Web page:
With the announcement today of the first 10 drugs to be subject to the Medicare price negotiation provisions of the Inflation Reduction Act, three of these agents are of interest to the biosimilar community—Enbrel®, Stelara®, and NovoLog®.
With the initial implementation date of the newly “negotiated” prices set for January 1, 2026, it is likely that Johnson & Johnson will bypass price negotiation, via the Biosimilar Special Rule, as Stelara (ustekinumab) should be facing active biosimilar competition in 2025. Based on the number of biosimilar competitors for Stelara, the net price to payers should drop rapidly for all customers (not just Medicare).
On the other hand, Amgen’s Enbrel (etanercept) has been shielded from biosimilar competition for far too long (and may not face biosimilar competition until 2029, or 3 decades of exclusivity). For this product, Medicare price negotiation cannot come quickly enough. If CMS follows through with mandatory discounts between 25% and 60%, depending on how long the drug has been on the market, then Amgen should expect very sharp cuts. This may well further discourage biosimilar manufacturers who already received approval (and long ago) for their etanercept products from entering the market at all in 2029. This includes Sandoz’s Erelzi™ and Samsung Bioepis’ Eticovo™. CMS will release the amount it will pay for these first 10 drugs in September 2024, which should at least avert further list price increases of Enbrel.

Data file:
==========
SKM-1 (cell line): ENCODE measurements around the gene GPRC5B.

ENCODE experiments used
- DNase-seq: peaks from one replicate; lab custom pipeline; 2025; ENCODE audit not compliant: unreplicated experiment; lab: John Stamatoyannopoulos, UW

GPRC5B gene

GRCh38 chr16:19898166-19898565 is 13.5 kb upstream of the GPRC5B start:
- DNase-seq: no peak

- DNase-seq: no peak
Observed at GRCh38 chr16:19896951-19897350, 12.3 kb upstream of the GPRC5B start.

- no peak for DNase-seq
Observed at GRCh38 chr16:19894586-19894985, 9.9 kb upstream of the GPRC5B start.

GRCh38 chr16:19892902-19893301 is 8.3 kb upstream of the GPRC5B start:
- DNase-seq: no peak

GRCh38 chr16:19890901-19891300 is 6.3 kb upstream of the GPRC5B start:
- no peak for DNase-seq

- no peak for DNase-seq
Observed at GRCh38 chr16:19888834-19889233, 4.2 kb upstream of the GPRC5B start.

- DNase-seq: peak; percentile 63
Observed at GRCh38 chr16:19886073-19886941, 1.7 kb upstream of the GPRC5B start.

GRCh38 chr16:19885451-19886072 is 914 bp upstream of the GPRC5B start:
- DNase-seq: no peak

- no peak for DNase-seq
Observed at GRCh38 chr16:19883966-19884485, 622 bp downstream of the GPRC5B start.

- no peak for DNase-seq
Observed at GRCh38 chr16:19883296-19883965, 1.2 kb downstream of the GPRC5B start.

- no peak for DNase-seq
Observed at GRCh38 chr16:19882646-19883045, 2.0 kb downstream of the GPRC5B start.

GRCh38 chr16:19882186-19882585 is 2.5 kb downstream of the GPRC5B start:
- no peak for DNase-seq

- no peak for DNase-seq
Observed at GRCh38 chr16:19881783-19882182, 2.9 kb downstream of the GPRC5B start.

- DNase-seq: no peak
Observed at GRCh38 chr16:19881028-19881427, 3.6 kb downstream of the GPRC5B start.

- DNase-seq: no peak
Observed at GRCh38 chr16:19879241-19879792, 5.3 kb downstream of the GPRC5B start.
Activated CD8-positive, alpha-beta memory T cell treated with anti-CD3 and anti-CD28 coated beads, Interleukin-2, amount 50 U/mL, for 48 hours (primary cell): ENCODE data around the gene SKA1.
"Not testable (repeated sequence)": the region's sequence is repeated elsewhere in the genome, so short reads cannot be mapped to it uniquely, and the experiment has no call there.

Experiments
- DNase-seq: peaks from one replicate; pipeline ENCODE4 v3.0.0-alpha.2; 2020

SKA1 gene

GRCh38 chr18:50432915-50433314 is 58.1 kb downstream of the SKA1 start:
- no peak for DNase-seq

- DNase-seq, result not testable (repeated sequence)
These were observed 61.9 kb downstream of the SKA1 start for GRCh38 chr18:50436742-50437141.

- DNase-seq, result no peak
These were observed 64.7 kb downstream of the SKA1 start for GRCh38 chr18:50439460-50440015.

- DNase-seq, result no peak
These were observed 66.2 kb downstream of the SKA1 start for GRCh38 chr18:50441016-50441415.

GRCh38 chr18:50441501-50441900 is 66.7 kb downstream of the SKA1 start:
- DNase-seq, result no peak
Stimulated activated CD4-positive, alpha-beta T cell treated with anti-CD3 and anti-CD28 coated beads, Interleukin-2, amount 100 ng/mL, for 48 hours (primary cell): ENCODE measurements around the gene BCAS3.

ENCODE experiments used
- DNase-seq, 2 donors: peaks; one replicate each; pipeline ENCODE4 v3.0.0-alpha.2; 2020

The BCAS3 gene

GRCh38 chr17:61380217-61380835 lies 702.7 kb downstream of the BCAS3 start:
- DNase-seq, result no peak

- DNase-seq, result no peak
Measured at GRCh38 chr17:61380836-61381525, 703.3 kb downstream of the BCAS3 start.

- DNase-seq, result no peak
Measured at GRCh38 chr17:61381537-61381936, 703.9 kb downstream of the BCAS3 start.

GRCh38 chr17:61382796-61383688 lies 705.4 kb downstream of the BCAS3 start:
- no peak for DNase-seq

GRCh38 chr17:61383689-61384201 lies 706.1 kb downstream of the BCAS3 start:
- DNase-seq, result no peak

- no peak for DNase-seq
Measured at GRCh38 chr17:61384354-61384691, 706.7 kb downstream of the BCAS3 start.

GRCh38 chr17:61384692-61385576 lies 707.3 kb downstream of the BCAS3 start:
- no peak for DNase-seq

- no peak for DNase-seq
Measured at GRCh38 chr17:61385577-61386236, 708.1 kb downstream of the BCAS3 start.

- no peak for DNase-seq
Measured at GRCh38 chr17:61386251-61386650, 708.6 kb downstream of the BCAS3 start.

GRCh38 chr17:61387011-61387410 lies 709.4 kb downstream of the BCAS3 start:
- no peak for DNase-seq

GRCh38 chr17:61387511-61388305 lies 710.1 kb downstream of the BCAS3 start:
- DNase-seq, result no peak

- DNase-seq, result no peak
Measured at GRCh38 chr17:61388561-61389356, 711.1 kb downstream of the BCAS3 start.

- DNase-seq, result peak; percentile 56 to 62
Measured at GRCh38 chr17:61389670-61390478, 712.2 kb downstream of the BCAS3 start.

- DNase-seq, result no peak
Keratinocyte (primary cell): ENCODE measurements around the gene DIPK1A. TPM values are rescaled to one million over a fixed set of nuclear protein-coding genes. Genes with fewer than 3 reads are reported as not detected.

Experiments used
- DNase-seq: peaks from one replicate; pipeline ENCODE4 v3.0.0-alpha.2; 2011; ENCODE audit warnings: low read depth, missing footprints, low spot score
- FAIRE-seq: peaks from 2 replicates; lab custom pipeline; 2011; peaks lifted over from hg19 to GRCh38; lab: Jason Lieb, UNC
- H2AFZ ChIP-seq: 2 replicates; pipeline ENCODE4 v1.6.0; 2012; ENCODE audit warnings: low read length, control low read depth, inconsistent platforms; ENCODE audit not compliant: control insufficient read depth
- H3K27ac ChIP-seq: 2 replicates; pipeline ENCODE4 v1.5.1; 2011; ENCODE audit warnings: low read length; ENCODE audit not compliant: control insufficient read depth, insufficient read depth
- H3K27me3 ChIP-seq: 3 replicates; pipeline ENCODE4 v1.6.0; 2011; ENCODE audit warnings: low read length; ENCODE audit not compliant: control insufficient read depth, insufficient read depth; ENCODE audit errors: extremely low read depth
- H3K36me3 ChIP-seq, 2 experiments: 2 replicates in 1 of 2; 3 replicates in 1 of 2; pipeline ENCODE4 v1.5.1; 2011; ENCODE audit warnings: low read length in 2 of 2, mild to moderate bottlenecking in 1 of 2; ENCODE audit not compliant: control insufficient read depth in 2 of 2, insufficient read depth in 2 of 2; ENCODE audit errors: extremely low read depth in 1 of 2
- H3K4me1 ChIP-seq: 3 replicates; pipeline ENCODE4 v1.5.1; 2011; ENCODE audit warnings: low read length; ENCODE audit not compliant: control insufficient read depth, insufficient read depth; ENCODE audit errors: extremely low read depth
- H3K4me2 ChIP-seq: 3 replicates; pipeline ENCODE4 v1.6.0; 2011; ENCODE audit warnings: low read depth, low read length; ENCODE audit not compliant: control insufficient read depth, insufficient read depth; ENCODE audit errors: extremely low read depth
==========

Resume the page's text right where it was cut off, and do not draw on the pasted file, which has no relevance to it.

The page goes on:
NovoLog (insulin aspart) is also the subject of development by biosimilar manufacturers, including CivicaRx and Biocon. As multiple insulin manufacturers and CivicaRx have pledged to offer their products to patients for no more than $30 per month, it is unknown at this time how Medicare price negotiation may affect CMS’s insulin costs.